I was curious to see if some of the non-traditional major newspapers also succumbed to this non-engaging practice of using Twitter so I took a look at the accounts of the St. Petersburg Times (run by the Poynter Institute) and a few of thedaily papers operated by the McClatchy Company, as well as the Grand Rapids Press.  My hypothesis was that they would have embraced social media (in this case Twitter) in a more meaningful way than the traditional for-profit newspapers which would show up in a higher volume of tweets and more engagement with individual Twitter users.

During the one-week period between November 8-14, 2011, these were the results:

Tweets Links to Own Stories / Others / Pct Klout Score
The St. Petersburg Times (@tampabaycom) 51 48 / 0 (100%) 47
McClatchy – Anchorage Daily News (@adndotcom) 100 65 / 15 (81%) 10
McClatchy – The Kansas City Star (@kcstar) 213 169 / 20 (89%) 58
Grand Rapids Press (@grpress) 50 49 / 1 (98%) 49
 Total 331 / 36 (90%)

As you can see, they were pretty much the same as the rest of the newspapers observed in the Pew Study; an average of 90 percent of the links provided were back to their own content.

What was interesting was that the period of time observed for the Anchorage Daily News was during a massive storm which dramatically changed the way the paper used Twitter. It was far more likely to retweet breaking news from other Twitter users, as well as link to other sites (such as the National Oceanographic and Aeronautic Administration – NOAA). This change begs the question; if it’s important to martial all information regardless of source during an emergency, why isn’t that the case during the regular news day?

Recommendations

Here’s some advice for the newspapers (for what it’s worth):

1. Acknowledge and Engage Followers:

While it’s certainly reasonable for any given news organization to tweet links back to its content, that shouldn’t make up the bulk of the tweets.  Twitter offers a unique opportunity to interact one-on-one with readers in a very timely fashion.  The organizations that use Twitter well participate in the online community and acknowledge their customers/constituents – speaking personally to them and sharing what they publish(by re-tweeting “RT-ing” them).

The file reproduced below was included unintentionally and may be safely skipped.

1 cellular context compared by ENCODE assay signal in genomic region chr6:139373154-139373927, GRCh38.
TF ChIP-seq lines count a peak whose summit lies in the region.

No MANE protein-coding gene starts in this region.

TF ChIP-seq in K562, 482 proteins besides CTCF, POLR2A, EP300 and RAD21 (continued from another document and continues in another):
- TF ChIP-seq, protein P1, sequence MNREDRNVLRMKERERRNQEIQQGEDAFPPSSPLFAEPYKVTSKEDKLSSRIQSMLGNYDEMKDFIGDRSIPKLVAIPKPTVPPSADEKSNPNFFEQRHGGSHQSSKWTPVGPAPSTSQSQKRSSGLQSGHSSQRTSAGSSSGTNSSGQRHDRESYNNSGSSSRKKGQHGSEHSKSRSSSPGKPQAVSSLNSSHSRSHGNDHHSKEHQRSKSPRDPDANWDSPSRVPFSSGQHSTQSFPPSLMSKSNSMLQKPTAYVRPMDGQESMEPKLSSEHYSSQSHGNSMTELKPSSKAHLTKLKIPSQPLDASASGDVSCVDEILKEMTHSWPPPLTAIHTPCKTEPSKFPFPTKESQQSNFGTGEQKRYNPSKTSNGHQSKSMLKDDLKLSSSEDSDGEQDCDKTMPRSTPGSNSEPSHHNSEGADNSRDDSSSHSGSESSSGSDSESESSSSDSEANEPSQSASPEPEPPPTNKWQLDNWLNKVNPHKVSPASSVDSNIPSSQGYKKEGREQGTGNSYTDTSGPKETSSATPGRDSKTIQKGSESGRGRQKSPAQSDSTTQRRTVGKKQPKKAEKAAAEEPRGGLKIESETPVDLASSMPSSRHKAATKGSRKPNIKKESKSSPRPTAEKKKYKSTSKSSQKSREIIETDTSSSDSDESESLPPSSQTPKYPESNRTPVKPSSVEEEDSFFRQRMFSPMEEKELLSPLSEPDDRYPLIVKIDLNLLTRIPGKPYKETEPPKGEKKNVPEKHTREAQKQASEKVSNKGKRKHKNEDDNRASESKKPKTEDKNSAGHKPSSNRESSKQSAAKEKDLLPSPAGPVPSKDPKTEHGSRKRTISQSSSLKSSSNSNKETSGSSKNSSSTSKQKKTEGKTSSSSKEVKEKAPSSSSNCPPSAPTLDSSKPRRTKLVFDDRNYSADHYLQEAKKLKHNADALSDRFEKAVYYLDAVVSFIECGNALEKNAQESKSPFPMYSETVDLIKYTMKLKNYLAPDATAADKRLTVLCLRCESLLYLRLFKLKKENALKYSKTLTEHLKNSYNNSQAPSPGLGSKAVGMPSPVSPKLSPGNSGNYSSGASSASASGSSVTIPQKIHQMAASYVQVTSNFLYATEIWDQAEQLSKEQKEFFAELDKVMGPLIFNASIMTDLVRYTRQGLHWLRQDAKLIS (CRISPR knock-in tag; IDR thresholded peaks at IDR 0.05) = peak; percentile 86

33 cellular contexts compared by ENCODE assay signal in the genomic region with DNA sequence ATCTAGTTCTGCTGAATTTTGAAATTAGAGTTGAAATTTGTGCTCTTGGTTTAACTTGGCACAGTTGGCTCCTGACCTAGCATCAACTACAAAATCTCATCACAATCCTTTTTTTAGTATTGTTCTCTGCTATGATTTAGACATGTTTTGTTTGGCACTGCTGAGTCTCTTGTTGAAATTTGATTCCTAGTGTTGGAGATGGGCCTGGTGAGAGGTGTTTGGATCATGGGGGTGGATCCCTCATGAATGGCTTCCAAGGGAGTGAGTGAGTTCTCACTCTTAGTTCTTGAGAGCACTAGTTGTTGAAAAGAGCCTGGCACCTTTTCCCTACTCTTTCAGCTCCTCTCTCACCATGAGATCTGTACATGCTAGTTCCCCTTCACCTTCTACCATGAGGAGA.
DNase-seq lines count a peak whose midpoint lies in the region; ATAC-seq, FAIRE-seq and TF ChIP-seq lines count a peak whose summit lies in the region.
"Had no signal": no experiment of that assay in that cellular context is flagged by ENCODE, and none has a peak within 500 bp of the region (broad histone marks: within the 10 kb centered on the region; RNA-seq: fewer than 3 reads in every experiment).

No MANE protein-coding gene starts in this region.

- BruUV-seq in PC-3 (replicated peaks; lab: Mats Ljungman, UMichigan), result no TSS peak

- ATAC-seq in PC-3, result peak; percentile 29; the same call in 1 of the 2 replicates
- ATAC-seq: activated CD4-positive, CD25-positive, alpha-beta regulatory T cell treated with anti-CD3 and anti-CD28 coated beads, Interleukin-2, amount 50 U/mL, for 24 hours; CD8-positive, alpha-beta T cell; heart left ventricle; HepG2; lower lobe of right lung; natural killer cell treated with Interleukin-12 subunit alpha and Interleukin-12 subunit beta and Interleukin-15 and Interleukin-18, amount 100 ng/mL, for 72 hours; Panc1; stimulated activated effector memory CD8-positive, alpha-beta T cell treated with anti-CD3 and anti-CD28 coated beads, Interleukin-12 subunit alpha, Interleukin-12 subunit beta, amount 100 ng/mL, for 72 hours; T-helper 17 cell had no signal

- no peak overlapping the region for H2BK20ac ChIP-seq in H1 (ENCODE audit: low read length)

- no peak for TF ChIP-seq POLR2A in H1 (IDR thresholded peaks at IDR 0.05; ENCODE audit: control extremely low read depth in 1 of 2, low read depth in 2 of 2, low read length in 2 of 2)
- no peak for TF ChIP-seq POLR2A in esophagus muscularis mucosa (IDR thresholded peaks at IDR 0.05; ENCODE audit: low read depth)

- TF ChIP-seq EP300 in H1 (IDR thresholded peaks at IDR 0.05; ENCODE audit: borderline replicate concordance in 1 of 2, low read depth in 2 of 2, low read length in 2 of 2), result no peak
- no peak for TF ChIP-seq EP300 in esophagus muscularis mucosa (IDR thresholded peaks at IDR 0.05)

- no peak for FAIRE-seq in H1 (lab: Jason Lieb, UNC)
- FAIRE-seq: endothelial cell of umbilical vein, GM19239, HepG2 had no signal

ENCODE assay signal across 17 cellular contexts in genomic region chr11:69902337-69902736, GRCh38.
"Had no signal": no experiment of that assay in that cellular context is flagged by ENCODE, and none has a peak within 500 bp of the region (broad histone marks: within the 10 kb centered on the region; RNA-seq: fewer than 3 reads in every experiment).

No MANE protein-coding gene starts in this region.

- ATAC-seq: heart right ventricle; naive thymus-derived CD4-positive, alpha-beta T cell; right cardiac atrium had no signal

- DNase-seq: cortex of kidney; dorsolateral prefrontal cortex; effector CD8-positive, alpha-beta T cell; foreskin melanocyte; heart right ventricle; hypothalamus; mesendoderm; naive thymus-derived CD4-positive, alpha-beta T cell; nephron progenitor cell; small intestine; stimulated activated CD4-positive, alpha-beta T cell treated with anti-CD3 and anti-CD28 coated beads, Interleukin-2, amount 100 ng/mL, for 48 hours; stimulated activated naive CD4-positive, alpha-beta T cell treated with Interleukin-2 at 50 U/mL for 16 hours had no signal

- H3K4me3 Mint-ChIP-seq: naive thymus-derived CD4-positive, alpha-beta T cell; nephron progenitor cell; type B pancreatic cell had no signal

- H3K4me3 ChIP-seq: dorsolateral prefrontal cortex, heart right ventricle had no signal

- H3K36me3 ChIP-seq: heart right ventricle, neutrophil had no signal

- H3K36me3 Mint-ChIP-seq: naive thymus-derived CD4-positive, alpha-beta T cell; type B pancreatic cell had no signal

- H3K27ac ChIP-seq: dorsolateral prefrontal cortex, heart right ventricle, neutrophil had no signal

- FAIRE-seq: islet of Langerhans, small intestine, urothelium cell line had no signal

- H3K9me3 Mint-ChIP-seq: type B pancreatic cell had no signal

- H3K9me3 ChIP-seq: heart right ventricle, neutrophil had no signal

2. Embrace Social Media Conventions:

There’s an interesting phenomenon going on right now where news organizations are worried about re-tweeting content from other users because they fear it is perceived as an “endorsement” of the person (some go so far as to expressly mention in their Twitter descriptions that RTs are not an endorsement).  Be not afraid, journos!  RTs are only sometimes an endorsement, and if some of your readers are too stupid to note the difference – you probably don’t need them anyway.

Pew Newspaper Twitter Use Study - Use of Hashtags

What was particularly shameful was the lack of use of hashtags in tweets.  NPR didn’t use a single hashtag during the entire period they were observed.  That’s shameful.  Hashtags are signposts that allow people (and algorithms) to identify relevant content, and they facilitate discussion around a topic.  They should be a priority for any Twitter user to include whenever the 140 character limit permits.

3. Give Your Social Media Presence a Face: